Sometimes, in approximately 30 percent of patients, a secondary procedure is required to improve speech. This is done at any age, but most often around 3 to 7 years of age. There are several options for this: 1) pharyngeal flap, 2) sphincter pharyngoplasty, or 3) fat injection of the posterior pharynx. The surgery involves rearranging the tissue in the back of the throat to help make the movement of the palate more efficient and achieve improved closure for speech. The decision to proceed with surgery is made usually with input from the child’s speech therapist in conjunction with a nasopharyngoscopy exam. Children must be cooperative for this exam since it is performed while awake. The choice of surgical intervention employed relies on the severity of the problem. Information from the speech therapist and the nasopharyngoscopy will also help determine this. Average surgical time is 2 hours and typically requires an overnight hospital stay.
In many children with a cleft palate component, underdevelopment of the upper jaw (midface hypoplasia) can occur frequently. This problem magnifies over time in the form of an aggressive underbite. The jaw problems can also affect speech, but more importantly, they produce a long lasting cosmetic deformity. Jaw surgery for this problem is performed typically when children reach skeletal maturity (approximately 17 to 20 years of age). The results are usually excellent; however, extensive multidisciplinary planning is required. An oral and maxillofacial surgeon will then plan the surgery using several dental impressions ahead of time. Average surgical time is between 4 and 6 hours depending on the surgical plan and severity of the problem. A short period of inpatient hospitalization is usually required.
Revision surgery is a common part of cleft lip reconstruction. Sometimes, small irregularities in the lip require additional minor surgical intervention. In cases of severe residual deformity (eg, in bilateral cleft lip) an Abbé flap may be required. This is a staged procedure whereby a portion of the lower lip is rotated and inset into the heavily scarred area of the central upper lip. It is left attached to the lower lip between 2 and 3 weeks while vascularity in the transplanted tissue takes hold before proceeding to the second stage of surgery. In the second stage, the attachment is severed, and the upper lip is meticulously repaired. Results are excellent. Average surgical time is approximately 2 to 3 hours per stage and can be done on an outpatient basis.
What is the recovery from cleft lip and/or palate surgery?
Cleft lip repair is now practiced as an outpatient procedure by many centers. The lip incision is coated with skin glue or held together with small sutures which may need to be removed in one week. Children are allowed to feed immediately after surgery and are allowed to return to their usual physical activity level. Supervision is required, but restraints are not, as infants do not typically feel the urge to manipulate the surgical site. The parent experience is much improved with a “less-is-more” approach. Follow up occurs at 1 and 4 weeks postoperatively. Scar management (ie, massage, taping, sunblock, moisturizing cream application) is started at 4 weeks postoperatively.
Cleft palate repair does require overnight hospitalization to monitor for bleeding or respiratory difficulties. Also, the ability of the child to keep up with oral hydration and feeding is monitored. Some oral and/or nasal bleeding is expected for up to 1 week postoperatively. Follow up occurs at 1 and 6 weeks postoperatively. A soft diet is mandatory during this period of time, however, children are allowed to return to their usual level of activity immediately after surgery.
Speech therapy is a major part of cleft palate management. Approximately, two thirds of patients will experience some element of speech disturbance. This usually presents in the form of excessive nasal air escape, or, hypernasality. Hypernasality can make for poor intelligibility and can result in improper habit formation that can compound speech difficulties. In general, the longer these speech problems go uncorrected, the more difficult they are to overcome in the long run. In approximately one third of patients, long-term speech therapy will be sufficient, while another third may require surgical intervention to reduce hypernasality by making palatal movement more efficient (as described above).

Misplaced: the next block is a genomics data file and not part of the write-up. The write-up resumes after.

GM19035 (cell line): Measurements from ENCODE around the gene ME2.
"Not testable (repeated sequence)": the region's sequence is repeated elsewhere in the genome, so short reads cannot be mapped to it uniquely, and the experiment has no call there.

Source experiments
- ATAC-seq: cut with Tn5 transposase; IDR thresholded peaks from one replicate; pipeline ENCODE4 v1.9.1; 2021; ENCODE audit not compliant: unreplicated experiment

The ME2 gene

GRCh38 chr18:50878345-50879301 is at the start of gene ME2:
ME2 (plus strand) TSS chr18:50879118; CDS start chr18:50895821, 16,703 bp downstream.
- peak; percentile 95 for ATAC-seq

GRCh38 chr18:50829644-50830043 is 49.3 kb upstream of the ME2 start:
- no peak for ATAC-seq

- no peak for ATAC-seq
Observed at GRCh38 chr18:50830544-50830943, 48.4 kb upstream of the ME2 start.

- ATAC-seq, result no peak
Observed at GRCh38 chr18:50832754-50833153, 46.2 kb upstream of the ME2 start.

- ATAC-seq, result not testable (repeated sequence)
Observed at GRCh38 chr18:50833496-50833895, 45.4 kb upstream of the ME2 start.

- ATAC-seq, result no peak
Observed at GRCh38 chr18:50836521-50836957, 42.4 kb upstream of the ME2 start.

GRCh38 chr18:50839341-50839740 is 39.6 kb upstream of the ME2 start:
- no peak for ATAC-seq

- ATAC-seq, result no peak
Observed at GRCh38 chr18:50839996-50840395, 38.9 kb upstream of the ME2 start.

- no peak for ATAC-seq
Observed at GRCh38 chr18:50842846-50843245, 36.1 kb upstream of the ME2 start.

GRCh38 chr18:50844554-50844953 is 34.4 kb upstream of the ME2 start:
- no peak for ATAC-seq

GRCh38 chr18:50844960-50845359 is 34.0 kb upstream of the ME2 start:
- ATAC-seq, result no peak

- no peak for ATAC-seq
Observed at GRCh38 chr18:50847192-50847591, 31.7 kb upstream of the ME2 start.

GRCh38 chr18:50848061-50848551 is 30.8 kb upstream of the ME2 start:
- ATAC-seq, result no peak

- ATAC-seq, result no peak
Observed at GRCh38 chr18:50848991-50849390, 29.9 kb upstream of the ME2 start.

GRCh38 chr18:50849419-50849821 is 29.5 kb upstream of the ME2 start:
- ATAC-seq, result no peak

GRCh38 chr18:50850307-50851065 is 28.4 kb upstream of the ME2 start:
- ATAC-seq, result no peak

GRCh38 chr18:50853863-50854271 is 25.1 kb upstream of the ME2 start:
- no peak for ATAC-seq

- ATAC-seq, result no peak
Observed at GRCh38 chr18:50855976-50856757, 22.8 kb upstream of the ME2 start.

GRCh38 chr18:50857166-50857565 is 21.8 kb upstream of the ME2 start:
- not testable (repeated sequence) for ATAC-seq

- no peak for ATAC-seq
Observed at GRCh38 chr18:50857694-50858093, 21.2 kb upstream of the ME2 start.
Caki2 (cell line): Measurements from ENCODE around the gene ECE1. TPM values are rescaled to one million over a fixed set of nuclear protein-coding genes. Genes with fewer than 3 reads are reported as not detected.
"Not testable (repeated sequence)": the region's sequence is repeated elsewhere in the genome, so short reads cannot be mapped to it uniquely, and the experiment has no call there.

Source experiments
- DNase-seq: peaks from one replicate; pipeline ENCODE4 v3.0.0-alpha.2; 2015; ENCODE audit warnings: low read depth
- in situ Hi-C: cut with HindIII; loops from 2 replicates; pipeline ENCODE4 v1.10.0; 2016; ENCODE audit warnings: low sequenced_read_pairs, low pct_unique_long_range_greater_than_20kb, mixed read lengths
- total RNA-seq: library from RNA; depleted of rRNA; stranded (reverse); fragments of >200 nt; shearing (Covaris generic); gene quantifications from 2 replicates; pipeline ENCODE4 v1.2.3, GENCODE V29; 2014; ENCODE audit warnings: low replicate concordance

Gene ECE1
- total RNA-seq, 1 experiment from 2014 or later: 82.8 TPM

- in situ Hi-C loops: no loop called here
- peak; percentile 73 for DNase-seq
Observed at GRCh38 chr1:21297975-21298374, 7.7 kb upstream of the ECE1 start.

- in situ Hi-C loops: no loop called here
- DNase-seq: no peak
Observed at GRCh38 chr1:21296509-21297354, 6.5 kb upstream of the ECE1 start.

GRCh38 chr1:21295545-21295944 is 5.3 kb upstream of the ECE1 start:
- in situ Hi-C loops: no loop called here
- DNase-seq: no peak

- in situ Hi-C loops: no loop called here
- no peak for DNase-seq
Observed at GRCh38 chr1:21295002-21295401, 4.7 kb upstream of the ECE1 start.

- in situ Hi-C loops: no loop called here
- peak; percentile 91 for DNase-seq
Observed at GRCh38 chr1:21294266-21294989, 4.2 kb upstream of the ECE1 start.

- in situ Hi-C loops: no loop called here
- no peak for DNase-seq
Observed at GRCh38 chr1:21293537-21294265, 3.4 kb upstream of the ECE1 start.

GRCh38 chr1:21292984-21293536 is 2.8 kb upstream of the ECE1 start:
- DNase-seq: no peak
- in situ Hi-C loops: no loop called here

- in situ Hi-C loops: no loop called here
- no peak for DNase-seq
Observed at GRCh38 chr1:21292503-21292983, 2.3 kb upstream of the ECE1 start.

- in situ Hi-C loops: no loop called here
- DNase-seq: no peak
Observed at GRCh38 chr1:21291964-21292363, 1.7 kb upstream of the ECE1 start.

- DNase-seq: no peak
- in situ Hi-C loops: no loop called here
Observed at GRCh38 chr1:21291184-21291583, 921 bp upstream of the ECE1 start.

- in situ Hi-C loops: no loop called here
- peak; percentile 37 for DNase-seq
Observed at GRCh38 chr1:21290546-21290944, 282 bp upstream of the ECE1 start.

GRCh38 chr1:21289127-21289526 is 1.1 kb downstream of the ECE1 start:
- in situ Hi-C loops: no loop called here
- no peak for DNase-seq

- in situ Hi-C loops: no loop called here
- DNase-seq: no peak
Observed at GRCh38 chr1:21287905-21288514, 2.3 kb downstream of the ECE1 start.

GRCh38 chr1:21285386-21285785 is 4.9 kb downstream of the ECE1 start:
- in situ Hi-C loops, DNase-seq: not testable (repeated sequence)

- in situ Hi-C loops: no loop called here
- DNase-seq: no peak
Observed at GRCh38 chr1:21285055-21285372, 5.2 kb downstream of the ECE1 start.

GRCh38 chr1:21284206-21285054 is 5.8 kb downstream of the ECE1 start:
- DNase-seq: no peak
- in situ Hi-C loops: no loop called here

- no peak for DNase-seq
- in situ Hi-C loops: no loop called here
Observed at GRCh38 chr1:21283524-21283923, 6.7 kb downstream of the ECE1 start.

What are the risks and complications of cleft lip or cleft palate surgery?
All cleft procedures have been practiced and refined over decades of work. Their safety profile is excellent. However, as with any other surgery, risks and complications may occur rarely. As with any other surgery, cleft lip and palate repairs carry a risk of bleeding, infection, or anesthesia complications. For cleft lip repair, there is a small risk of bad scarring (ie, hypertrophic scarring or keloids) and residual deformities such as excessive upper lip bulk or asymmetry. Wound dehiscence can occur rarely in the early postoperative period. If this does happen, the wound is allowed to heal. A revision surgery may be required later if there is unfavorable scarring, asymmetry, or contour irregularities.
In cleft palate repair, there is a risk of breakdown of the incision line. Many times, this results in spontaneous healing. However, sometimes a communication can develop between the oral and nasal cavities (ie, oronasal fistula). This may need to be repaired if large or if it is causing a speech disturbance. Dehiscence (or, separation) of the soft palate repair will require repair to ensure proper functioning of palatal muscles. As mentioned previously, cleft palate repair may result in airway swelling and subsequent respiratory difficulties in the early postoperative period. This is an extremely rare complication. Lastly, persistent speech problems can occur commonly. Having a speech therapist in place to guide early intervention is a vital component of cleft care.
Secondary procedures for speech correction (ie, velopharyngeal insufficiency or VPI) may be required. When performed, several additional risks are possible depending on the technique used. Respiratory compromise is always the most serious to consider, however rare. It should also be known that sleeping difficulties (eg, obstructive apnea or snoring) may be amplified in some cases. Finally, despite efforts to improve speech, these procedures can sometimes be incompletely effective, resulting in persistent speech problems and long-term reliance on speech therapy.